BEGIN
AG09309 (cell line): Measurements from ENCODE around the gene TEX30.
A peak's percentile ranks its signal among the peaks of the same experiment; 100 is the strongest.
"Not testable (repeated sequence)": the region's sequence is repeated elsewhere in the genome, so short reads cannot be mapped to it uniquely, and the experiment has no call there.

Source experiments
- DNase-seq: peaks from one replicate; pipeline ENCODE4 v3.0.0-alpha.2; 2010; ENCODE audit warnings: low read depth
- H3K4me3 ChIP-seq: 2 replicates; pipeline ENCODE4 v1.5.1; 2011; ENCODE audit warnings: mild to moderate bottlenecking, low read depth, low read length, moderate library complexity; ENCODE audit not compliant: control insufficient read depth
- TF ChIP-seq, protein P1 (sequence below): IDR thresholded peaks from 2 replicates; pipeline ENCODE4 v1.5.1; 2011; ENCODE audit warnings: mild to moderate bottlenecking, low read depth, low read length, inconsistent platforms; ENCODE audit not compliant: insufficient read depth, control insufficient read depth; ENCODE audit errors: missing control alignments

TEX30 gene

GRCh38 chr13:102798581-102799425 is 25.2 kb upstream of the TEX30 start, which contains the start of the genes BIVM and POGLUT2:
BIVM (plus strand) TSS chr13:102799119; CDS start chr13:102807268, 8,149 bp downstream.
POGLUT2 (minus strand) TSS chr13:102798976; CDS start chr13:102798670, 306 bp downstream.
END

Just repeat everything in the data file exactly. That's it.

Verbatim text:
AG09309 (cell line): Measurements from ENCODE around the gene TEX30.
A peak's percentile ranks its signal among the peaks of the same experiment; 100 is the strongest.
"Not testable (repeated sequence)": the region's sequence is repeated elsewhere in the genome, so short reads cannot be mapped to it uniquely, and the experiment has no call there.

Source experiments
- DNase-seq: peaks from one replicate; pipeline ENCODE4 v3.0.0-alpha.2; 2010; ENCODE audit warnings: low read depth
- H3K4me3 ChIP-seq: 2 replicates; pipeline ENCODE4 v1.5.1; 2011; ENCODE audit warnings: mild to moderate bottlenecking, low read depth, low read length, moderate library complexity; ENCODE audit not compliant: control insufficient read depth
- TF ChIP-seq, protein P1 (sequence below): IDR thresholded peaks from 2 replicates; pipeline ENCODE4 v1.5.1; 2011; ENCODE audit warnings: mild to moderate bottlenecking, low read depth, low read length, inconsistent platforms; ENCODE audit not compliant: insufficient read depth, control insufficient read depth; ENCODE audit errors: missing control alignments

TEX30 gene

GRCh38 chr13:102798581-102799425 is 25.2 kb upstream of the TEX30 start, which contains the start of the genes BIVM and POGLUT2:
BIVM (plus strand) TSS chr13:102799119; CDS start chr13:102807268, 8,149 bp downstream.
POGLUT2 (minus strand) TSS chr13:102798976; CDS start chr13:102798670, 306 bp downstream.